Cybercriminals: Profile of a Hacker

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Cybercriminals don’t fit a certain profile and they certainly don’t all wear hoodies and slouch around as the media likes to portray them. Many wear business suits and work in upscale companies on the other side of the world. Because the web has made the world a smaller more globally connected place, it’s also given cyber criminals the ability to operate just about anywhere they can get Wi-Fi.

Because utilization of the web is essential in the running of most developed economies, the targets of cybercrime have changed too. A decade ago, most digital crime was basically a type of online vandalism, whereas the current internet climate is more about amassing wealth. “Now the focus is almost entirely focused on a some kind of pay-off,” stated David Emm, principal security researcher at Kaspersky Lab.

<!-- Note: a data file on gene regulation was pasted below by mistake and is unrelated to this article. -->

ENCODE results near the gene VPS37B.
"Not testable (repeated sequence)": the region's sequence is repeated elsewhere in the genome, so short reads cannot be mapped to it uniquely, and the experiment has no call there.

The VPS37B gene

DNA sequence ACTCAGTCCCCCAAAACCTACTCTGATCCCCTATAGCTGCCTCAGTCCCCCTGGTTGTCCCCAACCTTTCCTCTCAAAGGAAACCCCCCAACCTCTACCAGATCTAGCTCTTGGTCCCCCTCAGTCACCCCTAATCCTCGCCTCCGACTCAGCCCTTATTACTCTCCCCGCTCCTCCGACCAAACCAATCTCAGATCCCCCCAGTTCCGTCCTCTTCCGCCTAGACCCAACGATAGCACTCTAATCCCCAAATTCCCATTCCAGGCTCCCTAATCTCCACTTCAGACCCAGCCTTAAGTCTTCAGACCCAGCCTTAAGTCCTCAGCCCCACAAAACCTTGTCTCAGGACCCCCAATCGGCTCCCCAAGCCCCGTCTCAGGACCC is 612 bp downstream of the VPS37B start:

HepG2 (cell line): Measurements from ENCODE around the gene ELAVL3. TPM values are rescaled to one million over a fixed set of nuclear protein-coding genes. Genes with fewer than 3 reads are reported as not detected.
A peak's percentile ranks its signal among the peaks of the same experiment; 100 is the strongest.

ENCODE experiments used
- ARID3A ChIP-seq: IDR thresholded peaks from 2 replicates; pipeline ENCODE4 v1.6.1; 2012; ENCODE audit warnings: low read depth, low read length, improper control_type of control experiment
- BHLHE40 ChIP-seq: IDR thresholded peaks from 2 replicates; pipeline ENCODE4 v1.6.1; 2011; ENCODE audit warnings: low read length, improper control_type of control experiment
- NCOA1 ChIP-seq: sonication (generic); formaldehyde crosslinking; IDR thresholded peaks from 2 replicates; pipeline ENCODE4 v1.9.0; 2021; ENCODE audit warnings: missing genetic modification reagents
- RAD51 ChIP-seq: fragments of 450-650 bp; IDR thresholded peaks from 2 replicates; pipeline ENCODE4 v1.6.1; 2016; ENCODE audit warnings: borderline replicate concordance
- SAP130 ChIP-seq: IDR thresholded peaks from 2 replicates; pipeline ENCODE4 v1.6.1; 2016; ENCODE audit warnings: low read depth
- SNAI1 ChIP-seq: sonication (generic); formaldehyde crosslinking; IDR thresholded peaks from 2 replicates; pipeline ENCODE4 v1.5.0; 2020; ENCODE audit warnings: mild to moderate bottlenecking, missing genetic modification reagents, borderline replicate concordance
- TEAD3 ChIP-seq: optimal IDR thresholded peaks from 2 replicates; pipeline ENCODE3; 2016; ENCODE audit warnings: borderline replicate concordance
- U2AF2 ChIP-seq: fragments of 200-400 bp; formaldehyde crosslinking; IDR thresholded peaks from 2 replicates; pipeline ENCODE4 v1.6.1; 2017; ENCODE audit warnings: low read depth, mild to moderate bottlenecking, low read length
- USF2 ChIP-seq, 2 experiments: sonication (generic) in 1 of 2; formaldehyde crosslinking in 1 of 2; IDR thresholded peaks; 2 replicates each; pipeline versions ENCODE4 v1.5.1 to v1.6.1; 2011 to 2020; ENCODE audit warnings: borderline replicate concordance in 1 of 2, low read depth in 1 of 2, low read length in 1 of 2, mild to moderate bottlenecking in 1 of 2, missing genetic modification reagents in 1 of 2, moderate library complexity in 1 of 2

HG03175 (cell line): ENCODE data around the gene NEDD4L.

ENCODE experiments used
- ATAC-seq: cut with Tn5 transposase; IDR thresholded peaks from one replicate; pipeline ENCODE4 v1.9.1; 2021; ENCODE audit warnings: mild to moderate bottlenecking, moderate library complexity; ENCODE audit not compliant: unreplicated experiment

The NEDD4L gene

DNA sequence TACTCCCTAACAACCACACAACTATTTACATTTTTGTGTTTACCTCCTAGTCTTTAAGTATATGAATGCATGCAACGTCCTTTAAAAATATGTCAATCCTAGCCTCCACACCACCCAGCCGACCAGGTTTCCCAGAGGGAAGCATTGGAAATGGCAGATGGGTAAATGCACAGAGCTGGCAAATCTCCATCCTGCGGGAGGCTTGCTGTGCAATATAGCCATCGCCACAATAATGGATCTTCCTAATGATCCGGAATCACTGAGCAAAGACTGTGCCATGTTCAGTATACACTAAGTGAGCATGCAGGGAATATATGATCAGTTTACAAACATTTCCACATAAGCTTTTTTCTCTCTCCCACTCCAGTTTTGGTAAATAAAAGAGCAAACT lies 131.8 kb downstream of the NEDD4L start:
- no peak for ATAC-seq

This shift is disrupting and causing chaos to both businesses and consumers. IBM and Ponemon Institute’s 2016 Cost of Data Breach Study found that the average cost of a data breach for the 383 companies participating increased from $3.79m to $4m over 2015: the average cost paid for each lost or stolen record containing sensitive and confidential information increased from $154 in 2015 to $158. All the organizations in the survey had experienced a data breach ranging from 3,000 to 101,500 compromised records, and the majority of the leaks were down to malicious attacks (as with many types of crime, the costs of cleaning up can be vastly higher than the loot that the hackers manage to get away with).

Phishing crimes have also exploded ten-fold: the FBI estimated that CEO email scams — where criminals pose as senior execs and persuade finance managers to transfer huge sums to phony bank accounts — have affected tens of thousands of companies and cost over $3.1bn since January 2015